Nanomechanical membrane resonators are extensively used in a variety of applications due to their high quality factor and sensitive response in the linear working range. The quantitative characterization of mechanical properties of nanomechanical resonators paves the way to understand the vibrational dynamics of nanomechanical systems and provides the opportunity to extend the application into nonlinear regime. In the nonlinear regime, the nanomechanical systems present tremendous vibrational and coupling behavior which can provide massive information beyond the linear regime. Thus extending the investigation into nonlinear is significantly important. In this thesis, we present experimental studies of the bending waves of freestanding silicon nitride (SiN) nanomembrane resonators in different dynamic regimes by using optical profilometry, such as Imaging White Light Interferometer (IWLI) and Michelson Interferometer (MI), in varying environments such as pressure and temperature.
To quantitatively characterize the basic mechanical properties of nanomembrane resonators, we introduce a method, named Vibrometry in Continuous Light (VICL) that enables us to disentangle the response of the membrane from that of the excitation system, thereby giving access to the eigenfrequency and the quality (Q) factor of the membrane by fitting a damped driven harmonic oscillator model to the experimental data. We verify the performance of the method by studying two modes of a 478 nm thick SiN freestanding membrane and find Q factors of 2 \times 10444 for both modes at room temperature. Finally, we observe a linear increase of the resonance frequency of the ground mode with temperature which makes nanomembrane resonators suitable for high-sensitive temperature sensors.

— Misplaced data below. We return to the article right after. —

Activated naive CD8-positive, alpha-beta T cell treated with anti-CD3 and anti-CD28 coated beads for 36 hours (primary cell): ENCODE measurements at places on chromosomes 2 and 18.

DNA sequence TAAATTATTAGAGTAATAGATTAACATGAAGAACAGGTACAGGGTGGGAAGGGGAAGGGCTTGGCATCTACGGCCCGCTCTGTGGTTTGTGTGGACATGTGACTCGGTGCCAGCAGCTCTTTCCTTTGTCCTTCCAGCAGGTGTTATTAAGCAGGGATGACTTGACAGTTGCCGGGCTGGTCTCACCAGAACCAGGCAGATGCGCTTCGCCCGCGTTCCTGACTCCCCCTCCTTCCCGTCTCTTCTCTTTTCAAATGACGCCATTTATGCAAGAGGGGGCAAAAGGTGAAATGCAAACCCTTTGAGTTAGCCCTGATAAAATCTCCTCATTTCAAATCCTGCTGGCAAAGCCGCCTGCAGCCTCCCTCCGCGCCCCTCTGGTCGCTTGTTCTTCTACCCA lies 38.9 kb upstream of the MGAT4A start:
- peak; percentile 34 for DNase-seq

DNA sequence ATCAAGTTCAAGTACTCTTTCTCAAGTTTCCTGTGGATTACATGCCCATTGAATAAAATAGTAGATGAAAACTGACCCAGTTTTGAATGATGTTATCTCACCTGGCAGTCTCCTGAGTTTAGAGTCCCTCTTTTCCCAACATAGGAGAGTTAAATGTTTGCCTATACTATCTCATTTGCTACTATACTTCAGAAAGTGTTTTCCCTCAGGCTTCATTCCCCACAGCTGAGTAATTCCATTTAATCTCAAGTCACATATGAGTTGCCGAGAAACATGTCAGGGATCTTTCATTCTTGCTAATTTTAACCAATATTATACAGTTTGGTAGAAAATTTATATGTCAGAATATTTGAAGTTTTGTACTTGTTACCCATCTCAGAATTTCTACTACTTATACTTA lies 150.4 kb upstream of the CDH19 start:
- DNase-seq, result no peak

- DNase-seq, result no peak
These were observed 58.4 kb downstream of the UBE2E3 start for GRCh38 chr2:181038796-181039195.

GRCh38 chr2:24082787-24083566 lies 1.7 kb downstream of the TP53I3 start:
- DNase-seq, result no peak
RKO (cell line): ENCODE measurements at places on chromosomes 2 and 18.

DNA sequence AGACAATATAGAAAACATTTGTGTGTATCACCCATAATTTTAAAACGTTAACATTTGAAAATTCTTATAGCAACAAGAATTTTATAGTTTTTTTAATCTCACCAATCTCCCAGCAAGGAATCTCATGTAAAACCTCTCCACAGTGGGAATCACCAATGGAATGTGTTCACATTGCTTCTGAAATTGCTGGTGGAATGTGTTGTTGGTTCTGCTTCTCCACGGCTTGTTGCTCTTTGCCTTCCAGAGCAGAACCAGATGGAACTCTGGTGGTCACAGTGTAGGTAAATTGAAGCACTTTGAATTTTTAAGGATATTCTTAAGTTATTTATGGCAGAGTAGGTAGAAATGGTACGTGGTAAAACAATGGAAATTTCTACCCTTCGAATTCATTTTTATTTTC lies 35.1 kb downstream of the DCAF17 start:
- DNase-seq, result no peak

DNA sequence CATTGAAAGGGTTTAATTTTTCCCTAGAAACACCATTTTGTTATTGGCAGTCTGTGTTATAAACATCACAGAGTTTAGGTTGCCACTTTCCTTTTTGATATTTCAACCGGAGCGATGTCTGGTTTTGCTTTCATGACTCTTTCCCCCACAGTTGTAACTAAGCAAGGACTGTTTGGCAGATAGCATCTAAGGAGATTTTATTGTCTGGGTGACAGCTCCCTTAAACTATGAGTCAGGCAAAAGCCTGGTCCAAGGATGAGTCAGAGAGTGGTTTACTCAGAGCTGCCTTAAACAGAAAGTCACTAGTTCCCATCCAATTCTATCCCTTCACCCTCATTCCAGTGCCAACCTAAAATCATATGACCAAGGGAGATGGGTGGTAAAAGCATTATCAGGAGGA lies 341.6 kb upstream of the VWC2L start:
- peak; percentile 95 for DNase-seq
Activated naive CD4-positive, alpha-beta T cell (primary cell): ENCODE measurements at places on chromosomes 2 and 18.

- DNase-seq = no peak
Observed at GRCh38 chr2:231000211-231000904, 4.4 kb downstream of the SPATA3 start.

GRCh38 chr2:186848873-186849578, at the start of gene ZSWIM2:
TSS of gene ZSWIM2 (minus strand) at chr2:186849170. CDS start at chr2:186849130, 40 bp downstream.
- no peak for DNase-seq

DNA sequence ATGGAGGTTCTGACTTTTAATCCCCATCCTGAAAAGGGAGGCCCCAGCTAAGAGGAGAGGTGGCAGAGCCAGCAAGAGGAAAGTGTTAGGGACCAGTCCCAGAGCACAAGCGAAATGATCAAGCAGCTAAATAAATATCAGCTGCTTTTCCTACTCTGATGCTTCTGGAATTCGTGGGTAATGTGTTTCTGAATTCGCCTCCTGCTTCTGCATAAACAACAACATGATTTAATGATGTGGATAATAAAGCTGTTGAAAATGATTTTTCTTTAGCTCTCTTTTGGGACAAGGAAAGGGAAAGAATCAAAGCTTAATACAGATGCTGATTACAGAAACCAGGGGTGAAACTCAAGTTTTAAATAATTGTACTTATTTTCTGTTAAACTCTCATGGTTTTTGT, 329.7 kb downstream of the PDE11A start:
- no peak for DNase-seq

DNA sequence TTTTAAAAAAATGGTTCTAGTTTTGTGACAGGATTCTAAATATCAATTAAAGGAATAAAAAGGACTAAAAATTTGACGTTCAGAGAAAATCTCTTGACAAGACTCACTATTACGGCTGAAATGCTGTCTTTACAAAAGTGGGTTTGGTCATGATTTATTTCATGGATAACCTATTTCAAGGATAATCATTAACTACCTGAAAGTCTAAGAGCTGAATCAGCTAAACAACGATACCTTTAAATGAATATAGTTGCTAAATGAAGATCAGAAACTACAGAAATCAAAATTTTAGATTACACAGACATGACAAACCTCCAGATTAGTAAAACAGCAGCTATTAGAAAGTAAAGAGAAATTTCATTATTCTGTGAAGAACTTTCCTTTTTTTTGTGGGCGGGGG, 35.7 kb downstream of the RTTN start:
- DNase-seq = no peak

In the second phase of experiments, we study the vibrational motion of mechanical resonators in the strong nonlinear regime. By imaging the vibrational state of rectangular SiN membrane resonators and by analyzing its frequency response using optical interferometry, we show that upon increasing the driving strength, the membrane adopts a peculiar deflection pattern of concentric rings superimposed onto the drum head shape of its fundamental mode. Such a circular symmetry cannot be described as a superposition of a small number of excited linear eigenmodes. Furthermore, different parts of the membrane vibrate at different multiples of the drive frequency, an observation that we term "localization of overtones". We introduce a phenomenological model based on the coupling between effective nonlinear resonators to represent different parts of the membrane, which agrees well with the experimental observations.
Further more, we investigated the phenomenon of persistent response in ultra-strongly driven membrane oscillators. The term "persistent response" denotes the development of a vibrating state with nearly constant amplitude over a very wide frequency range (up to 50% of the drive frequency). We reveal its underlying mechanism by directly imaging the vibrational state of membrane resonators. Beyond the spatial modulation, at even larger driving strength nonlinear interaction and sub-harmonically driven parametric resonance between different exural modes and their localized overtones govern the persistent response. Our result is important for understanding nonlinear resonance behavior appearing in different fields of physics as well as for the development of amplitude-stable mechanical resonators with broadband tunable frequency.